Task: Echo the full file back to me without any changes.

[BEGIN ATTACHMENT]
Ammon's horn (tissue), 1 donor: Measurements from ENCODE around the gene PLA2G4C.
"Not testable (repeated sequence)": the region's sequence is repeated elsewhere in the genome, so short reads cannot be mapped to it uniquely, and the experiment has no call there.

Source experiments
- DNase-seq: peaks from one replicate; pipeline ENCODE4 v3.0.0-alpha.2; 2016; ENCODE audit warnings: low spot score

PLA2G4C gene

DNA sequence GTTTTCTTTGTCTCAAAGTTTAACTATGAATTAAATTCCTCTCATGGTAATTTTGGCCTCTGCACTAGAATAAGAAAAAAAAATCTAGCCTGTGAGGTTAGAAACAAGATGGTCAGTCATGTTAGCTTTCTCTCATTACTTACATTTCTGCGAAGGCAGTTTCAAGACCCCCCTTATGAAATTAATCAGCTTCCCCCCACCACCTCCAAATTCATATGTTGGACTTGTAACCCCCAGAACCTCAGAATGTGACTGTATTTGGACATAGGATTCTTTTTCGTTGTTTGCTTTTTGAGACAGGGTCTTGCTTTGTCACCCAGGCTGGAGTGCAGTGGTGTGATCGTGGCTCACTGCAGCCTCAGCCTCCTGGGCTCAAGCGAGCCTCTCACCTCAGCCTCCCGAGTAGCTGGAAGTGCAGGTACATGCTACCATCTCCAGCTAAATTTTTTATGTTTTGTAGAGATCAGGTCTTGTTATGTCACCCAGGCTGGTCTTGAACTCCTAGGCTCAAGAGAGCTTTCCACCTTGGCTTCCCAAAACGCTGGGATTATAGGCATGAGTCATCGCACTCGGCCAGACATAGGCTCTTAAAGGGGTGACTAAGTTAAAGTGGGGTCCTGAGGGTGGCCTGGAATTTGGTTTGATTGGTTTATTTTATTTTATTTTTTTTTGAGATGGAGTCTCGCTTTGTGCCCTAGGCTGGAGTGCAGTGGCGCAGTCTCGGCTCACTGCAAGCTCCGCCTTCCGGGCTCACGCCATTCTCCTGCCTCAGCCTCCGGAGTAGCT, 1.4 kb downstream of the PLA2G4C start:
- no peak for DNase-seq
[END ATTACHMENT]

Ammon's horn (tissue), 1 donor: Measurements from ENCODE around the gene PLA2G4C.
"Not testable (repeated sequence)": the region's sequence is repeated elsewhere in the genome, so short reads cannot be mapped to it uniquely, and the experiment has no call there.

Source experiments
- DNase-seq: peaks from one replicate; pipeline ENCODE4 v3.0.0-alpha.2; 2016; ENCODE audit warnings: low spot score

PLA2G4C gene

DNA sequence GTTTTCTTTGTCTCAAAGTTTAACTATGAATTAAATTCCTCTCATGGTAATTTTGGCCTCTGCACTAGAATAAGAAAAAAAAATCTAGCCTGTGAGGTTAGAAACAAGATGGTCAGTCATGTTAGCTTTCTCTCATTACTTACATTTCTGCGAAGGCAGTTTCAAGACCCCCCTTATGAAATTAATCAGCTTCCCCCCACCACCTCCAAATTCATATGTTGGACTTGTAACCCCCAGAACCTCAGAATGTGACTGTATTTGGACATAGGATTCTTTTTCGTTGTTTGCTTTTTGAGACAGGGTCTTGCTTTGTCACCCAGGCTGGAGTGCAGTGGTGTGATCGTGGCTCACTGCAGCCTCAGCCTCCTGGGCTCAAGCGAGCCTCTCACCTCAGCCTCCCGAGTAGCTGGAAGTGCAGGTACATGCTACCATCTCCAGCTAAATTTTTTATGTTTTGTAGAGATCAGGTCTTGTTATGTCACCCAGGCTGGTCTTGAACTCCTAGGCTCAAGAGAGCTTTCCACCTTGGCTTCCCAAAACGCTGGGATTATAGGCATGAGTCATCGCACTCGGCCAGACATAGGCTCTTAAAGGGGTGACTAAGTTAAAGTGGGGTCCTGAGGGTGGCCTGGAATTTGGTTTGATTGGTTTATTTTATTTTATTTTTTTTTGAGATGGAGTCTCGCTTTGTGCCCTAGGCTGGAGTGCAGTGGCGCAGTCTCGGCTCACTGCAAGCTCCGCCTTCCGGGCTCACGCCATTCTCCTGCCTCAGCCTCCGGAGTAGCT, 1.4 kb downstream of the PLA2G4C start:
- no peak for DNase-seq